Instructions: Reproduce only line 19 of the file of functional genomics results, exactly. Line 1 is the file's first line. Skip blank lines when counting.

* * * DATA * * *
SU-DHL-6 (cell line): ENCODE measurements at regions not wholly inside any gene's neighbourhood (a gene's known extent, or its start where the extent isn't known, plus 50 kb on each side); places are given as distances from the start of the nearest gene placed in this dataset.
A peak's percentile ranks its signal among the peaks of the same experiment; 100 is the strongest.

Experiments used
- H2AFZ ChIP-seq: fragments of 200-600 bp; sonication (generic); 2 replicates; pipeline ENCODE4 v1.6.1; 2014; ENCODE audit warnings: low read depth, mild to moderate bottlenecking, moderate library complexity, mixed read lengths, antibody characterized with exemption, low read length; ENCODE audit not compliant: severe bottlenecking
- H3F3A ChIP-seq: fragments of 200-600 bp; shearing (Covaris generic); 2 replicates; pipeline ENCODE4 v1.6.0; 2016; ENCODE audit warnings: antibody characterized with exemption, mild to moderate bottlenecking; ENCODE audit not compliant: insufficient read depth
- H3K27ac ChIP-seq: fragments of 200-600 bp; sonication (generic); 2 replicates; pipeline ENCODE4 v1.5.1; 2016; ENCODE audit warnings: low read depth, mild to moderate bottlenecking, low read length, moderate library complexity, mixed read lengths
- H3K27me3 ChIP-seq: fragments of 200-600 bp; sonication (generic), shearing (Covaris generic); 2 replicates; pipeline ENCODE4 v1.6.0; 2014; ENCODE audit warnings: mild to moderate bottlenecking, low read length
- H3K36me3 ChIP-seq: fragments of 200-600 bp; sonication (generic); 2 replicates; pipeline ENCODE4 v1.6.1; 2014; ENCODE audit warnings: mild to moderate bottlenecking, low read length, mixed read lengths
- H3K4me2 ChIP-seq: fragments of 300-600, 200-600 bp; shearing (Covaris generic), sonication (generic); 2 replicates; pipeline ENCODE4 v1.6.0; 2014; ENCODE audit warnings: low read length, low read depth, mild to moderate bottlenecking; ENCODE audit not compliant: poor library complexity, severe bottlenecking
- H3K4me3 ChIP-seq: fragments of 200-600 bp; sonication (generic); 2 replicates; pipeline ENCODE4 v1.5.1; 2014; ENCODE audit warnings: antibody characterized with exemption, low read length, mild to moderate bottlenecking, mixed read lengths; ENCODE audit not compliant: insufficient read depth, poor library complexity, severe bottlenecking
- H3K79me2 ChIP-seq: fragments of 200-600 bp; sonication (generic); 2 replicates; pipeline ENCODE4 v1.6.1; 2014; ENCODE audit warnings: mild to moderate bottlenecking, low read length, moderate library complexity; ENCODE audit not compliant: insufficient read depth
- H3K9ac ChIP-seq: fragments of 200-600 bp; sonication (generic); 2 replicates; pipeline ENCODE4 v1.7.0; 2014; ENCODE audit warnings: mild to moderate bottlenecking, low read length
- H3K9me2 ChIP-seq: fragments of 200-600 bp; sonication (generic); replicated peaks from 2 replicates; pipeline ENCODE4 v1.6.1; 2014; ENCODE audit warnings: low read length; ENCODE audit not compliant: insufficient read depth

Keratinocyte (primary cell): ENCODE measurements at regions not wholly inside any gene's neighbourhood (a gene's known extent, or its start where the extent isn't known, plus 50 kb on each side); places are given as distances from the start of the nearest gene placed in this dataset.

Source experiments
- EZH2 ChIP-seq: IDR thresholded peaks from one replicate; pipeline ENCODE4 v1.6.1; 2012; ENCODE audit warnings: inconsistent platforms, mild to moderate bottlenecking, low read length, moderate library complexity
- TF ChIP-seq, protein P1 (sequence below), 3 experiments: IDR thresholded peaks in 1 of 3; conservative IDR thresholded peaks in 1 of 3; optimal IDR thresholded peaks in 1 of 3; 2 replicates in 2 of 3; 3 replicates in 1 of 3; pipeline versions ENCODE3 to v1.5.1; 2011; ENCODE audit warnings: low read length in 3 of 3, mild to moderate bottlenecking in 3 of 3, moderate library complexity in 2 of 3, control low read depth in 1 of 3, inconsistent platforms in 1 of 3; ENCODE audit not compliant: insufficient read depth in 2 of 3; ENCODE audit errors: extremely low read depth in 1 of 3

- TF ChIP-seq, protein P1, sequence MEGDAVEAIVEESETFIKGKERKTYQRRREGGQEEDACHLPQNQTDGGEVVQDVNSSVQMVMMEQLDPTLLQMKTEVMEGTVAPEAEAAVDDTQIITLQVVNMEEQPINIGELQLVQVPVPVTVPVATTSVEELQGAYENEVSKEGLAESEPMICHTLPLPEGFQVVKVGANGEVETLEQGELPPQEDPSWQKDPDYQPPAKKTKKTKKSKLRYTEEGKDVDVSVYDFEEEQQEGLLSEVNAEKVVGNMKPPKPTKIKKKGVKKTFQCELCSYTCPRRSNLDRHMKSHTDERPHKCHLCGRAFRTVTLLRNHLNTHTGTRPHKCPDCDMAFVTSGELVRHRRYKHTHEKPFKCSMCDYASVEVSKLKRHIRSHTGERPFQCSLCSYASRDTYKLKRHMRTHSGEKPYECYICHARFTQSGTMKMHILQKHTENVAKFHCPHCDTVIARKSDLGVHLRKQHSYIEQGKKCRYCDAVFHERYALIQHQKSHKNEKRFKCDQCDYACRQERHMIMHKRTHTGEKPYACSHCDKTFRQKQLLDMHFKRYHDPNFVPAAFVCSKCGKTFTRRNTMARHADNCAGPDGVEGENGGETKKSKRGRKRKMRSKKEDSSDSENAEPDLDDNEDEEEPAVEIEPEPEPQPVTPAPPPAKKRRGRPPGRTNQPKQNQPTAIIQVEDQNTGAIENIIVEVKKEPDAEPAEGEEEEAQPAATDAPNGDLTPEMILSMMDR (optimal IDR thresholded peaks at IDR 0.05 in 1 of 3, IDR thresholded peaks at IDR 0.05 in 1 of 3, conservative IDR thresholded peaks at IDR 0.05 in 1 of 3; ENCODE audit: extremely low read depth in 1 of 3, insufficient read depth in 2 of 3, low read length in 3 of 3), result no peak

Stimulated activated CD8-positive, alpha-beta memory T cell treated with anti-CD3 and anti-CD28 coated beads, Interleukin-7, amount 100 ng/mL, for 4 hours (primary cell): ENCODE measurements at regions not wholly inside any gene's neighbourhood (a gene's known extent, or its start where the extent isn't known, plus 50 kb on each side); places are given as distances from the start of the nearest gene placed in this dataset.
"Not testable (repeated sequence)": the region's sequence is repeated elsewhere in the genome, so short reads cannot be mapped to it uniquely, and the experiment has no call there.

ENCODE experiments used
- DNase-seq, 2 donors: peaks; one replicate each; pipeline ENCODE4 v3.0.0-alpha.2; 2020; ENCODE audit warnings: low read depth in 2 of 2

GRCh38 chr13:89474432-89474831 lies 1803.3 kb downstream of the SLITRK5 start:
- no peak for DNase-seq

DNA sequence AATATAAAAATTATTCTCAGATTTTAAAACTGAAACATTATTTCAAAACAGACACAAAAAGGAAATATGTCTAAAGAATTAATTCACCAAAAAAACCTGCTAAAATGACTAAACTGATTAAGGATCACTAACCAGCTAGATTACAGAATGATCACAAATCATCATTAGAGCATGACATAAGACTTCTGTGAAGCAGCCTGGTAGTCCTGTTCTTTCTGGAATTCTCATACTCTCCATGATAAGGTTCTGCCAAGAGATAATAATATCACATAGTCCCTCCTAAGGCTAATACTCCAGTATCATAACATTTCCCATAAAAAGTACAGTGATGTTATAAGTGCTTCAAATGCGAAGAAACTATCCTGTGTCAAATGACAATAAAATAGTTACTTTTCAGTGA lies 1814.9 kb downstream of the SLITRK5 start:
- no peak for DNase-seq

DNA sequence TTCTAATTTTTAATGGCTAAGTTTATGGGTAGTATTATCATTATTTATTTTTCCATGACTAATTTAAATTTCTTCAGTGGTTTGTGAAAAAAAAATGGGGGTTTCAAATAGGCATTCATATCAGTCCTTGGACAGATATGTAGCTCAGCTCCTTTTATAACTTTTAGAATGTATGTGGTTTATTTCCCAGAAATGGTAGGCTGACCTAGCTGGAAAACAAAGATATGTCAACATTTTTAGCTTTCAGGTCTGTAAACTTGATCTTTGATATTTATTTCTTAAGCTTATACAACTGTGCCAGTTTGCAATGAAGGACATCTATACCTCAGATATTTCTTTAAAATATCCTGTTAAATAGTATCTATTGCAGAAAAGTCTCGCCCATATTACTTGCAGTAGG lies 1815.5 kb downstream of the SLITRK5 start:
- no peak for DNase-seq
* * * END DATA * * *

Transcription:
Stimulated activated CD8-positive, alpha-beta memory T cell treated with anti-CD3 and anti-CD28 coated beads, Interleukin-7, amount 100 ng/mL, for 4 hours (primary cell): ENCODE measurements at regions not wholly inside any gene's neighbourhood (a gene's known extent, or its start where the extent isn't known, plus 50 kb on each side); places are given as distances from the start of the nearest gene placed in this dataset.